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What the Freddie Gray Jury Says About America’s Criminal Justice System

December 02, 2015
In the trial of William G. Porter, the first of six Baltimore police officers on trial for the death of Freddie Gray, eight of the 12 jurors are black, Mic reports.

In the trial of William G. Porter, the first of six Baltimore police officers on trial for the death of Freddie Gray, eight of the 12 jurors are black, Mic reports.

Gray, 25, died in police custody in April after his spinal cord was partially severed, and his death has become a rallying cry in the growing movement against police brutality. Porter faces charges of involuntary manslaughter, second-degree assault, misconduct in office and reckless endangerment.

Gray’s death and Porter’s trial highlight the importance of jury selection in America’s judicial system. Researchers have found that interracial juries commit fewer factual errors, deliberate for longer periods of time and consider a wide swath of perspectives, according to the New York Times. While Porter’s trial is a unique example in which African-Americans make up the majority of the selected jury, racial discrimination in jury trials is still a big problem.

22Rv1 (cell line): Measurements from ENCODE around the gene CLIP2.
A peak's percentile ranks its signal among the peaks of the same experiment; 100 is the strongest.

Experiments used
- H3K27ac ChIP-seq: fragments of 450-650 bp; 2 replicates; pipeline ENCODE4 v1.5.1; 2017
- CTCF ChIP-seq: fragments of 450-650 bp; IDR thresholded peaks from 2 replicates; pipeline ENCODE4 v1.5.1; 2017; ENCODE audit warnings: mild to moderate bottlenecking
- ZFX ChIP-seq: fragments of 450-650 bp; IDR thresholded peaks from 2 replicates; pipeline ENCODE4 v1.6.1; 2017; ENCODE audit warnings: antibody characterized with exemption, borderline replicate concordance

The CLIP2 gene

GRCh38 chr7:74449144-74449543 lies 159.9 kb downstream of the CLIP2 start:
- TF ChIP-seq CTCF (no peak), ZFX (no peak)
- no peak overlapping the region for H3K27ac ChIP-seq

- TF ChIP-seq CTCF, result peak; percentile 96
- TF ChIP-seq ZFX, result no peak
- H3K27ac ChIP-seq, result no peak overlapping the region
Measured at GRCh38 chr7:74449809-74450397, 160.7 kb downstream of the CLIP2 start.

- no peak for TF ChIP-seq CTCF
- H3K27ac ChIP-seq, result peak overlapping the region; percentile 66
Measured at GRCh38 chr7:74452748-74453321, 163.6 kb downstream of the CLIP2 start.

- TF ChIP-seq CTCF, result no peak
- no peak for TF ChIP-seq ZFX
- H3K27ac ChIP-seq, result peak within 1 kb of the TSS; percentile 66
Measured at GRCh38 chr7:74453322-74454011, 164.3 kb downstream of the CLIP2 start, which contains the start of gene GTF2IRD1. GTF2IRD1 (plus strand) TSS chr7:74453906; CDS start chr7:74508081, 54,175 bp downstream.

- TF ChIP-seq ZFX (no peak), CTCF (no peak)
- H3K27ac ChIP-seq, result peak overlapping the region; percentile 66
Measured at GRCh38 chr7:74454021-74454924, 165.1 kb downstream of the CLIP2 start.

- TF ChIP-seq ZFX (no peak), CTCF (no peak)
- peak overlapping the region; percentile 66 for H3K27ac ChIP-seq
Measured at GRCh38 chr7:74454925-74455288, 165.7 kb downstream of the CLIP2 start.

Nazgol Ghandnoosh, a research analyst at The Sentencing Project, says there are many unique qualities to what’s happening in Baltimore. “What’s surprising in this case is the defensive efforts to move the case outside of the city, which would likely have fewer African-Americans in the jury pool and more white jurors,” Ghandnoosh told Mic. “That dynamic reverses what you usually see in jury cases.”

Read the full article on Mic.

 
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